However, require_relative still makes indirect calls to rb_feature_p.

On Sep 24, 2011, at 8:41 PM, Juan Wajnerman <jwajnerman / manas.com.ar> wrote=
:

> On Sep 24, 2011, at 8:19 PM, Intransition <transfire / gmail.com> wrote:
>
>>
>>
>> On Sep 24, 7:12 pm, Juan Wajnerman <jwajner... / manas.com.ar> wrote:
>>> I've been following the performance of Ruby 1.9.x since the beginning. =
I work with many quite big Rails projects and as the number of used gems ex=
plode, the impact on the loading time for the application has increased ver=
y noticeably.
>>> I know this is not new and also noticed the improvements on the 1.9.3-p=
review1 and head versions.
>>>
>>> Loading time maybe is not so important in production environments. Ruby=
 is not slow for most of our needs. But what is still a little bit annoying=
 for the development process is the time it takes to load a console or run =
a rake task.
>>> So I decided to figure out what is still making the start up quite slow=
.
>>>
>>> What I found so far is that a considerable time during loading is spent=
 in rb_get_expanded_load_path(). Also I figured out that for all the projec=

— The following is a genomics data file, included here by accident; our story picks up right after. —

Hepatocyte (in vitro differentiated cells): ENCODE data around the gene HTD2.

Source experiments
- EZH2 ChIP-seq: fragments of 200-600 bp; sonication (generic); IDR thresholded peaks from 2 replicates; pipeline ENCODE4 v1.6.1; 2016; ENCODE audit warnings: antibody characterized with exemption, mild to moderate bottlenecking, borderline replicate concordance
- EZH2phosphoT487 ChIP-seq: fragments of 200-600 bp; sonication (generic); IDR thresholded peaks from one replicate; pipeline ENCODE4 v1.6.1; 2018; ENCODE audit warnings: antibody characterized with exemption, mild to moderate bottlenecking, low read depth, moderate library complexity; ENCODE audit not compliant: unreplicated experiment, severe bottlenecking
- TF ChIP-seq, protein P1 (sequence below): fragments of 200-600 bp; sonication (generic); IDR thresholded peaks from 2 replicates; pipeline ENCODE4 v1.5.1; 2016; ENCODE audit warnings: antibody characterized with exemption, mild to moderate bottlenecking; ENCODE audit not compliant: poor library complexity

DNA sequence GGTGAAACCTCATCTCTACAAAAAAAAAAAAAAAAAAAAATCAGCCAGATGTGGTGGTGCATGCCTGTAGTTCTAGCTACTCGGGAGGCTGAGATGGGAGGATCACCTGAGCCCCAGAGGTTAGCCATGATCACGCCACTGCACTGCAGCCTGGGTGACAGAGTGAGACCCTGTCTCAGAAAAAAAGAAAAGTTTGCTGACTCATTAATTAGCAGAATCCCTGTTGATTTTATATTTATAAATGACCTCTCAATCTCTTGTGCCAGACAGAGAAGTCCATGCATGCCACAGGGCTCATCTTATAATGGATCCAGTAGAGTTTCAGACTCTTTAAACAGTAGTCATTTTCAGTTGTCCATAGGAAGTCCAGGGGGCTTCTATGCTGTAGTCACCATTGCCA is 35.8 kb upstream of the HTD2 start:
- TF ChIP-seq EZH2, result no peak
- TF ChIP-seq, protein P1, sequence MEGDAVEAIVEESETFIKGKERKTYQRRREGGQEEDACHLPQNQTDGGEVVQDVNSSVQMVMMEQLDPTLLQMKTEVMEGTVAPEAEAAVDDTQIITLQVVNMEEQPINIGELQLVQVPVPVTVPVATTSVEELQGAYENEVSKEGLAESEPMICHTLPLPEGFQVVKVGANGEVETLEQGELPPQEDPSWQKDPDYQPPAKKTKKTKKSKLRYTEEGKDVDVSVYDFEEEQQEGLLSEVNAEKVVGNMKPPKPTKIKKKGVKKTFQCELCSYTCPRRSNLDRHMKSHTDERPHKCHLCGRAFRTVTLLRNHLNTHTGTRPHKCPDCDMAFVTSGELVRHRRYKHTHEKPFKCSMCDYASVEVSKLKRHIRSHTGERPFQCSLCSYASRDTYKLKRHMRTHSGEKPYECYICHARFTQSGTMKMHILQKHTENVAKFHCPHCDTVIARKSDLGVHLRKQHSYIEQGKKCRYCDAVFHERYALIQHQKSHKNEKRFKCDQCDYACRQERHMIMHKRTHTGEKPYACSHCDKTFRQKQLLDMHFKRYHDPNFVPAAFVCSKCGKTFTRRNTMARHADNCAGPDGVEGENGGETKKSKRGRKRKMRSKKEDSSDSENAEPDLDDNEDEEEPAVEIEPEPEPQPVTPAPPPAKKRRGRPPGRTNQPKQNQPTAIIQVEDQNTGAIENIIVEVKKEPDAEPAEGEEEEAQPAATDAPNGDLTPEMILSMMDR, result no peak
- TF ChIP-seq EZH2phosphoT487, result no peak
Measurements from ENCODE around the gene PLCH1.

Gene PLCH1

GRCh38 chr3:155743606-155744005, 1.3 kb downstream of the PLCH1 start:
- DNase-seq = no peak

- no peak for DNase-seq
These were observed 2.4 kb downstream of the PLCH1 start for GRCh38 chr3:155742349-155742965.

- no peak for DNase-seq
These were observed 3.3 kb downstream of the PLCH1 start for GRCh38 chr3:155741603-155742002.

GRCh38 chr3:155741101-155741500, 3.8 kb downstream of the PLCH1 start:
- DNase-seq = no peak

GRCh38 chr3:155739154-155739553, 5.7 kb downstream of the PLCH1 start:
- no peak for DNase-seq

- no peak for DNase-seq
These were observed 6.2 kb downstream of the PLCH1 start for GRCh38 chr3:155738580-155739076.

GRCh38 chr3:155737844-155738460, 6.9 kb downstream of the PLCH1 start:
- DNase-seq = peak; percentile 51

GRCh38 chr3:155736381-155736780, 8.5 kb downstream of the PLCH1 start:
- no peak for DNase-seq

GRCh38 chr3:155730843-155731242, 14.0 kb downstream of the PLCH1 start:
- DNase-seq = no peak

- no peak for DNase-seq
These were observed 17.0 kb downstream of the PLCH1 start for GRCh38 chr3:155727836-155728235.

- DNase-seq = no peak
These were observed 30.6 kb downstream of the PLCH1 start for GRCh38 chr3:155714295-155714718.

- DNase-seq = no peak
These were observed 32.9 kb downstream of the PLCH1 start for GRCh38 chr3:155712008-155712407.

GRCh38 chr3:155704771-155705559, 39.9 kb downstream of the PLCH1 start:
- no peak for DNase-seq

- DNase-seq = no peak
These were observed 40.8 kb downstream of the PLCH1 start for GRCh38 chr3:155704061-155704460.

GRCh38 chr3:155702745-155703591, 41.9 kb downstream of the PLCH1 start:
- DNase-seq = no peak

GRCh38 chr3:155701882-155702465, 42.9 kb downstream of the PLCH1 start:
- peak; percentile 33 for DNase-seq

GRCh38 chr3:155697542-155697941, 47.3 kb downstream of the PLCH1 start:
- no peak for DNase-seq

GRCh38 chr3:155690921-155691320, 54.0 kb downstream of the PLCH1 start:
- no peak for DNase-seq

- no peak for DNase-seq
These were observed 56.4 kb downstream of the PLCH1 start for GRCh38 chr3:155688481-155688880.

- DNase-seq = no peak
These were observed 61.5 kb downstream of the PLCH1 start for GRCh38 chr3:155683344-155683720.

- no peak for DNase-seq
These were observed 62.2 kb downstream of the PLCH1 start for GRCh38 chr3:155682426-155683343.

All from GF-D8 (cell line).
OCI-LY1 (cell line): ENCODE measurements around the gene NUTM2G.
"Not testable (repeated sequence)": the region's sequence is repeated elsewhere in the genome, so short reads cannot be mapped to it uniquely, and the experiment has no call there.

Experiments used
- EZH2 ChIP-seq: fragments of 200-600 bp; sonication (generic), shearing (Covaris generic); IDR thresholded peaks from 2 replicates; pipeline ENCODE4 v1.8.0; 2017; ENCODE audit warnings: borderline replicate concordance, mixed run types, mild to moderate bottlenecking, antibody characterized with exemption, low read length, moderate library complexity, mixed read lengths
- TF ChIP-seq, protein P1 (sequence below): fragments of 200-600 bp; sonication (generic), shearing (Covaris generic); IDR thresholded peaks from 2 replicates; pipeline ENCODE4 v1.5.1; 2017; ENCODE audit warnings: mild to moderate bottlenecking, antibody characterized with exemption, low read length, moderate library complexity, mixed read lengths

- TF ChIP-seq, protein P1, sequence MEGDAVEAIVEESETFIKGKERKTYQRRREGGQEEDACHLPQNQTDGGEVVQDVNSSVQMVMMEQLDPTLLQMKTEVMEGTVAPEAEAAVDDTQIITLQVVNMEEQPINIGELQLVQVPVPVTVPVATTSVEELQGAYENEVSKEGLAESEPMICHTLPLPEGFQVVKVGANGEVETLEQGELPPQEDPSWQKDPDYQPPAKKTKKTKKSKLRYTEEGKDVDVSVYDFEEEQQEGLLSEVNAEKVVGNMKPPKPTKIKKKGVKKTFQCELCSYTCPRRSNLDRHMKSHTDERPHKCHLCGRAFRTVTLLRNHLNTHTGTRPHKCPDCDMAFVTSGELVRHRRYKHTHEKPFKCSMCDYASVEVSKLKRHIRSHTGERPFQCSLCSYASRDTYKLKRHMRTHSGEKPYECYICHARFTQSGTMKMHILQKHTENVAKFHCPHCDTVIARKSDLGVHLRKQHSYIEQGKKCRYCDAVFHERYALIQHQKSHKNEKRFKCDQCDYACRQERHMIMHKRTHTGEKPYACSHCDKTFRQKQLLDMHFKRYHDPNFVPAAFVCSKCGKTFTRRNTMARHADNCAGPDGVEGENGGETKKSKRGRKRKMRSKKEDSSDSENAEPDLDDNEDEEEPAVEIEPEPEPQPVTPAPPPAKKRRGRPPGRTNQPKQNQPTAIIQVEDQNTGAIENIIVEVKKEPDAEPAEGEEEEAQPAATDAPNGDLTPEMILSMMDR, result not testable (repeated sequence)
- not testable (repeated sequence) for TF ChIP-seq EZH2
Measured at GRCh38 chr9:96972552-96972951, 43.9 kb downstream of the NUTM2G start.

ts I tested so far, the result of this function is exactly the same as rb_g=
et_load_path(). That means, the paths in the load path are already expanded=
.
>>>
>>> So I changed the call in rb_feature_p and automatically obtained 10%~20=
% of improvement in the loading time for my projects, but I think it could =
be more for even bigger applications.
>>>
>>> Of course such change would break compatibility in case someone sets no=
n expanded paths, but I just want to note how important is to avoid expandi=
ng the same paths all the time. Maybe someone with better knowledge of the =
Ruby internals can come up with an idea of how to make a non breaking chang=
e to accomplish that. Again, I didn't find so far any broken project becaus=
e of this change.
>>
>> Not a direct address of the internals you speak of, but with 1.9 the
>> use of relative_require should greatly speed up load times as it
>> becomes more widely used.
>>
>>
>
> That's true! I've been testing that also and I've been making a script
> to help convert gems to use require_relative wherever possible. Not
> finished yet but obtained more improvements for some gems.
>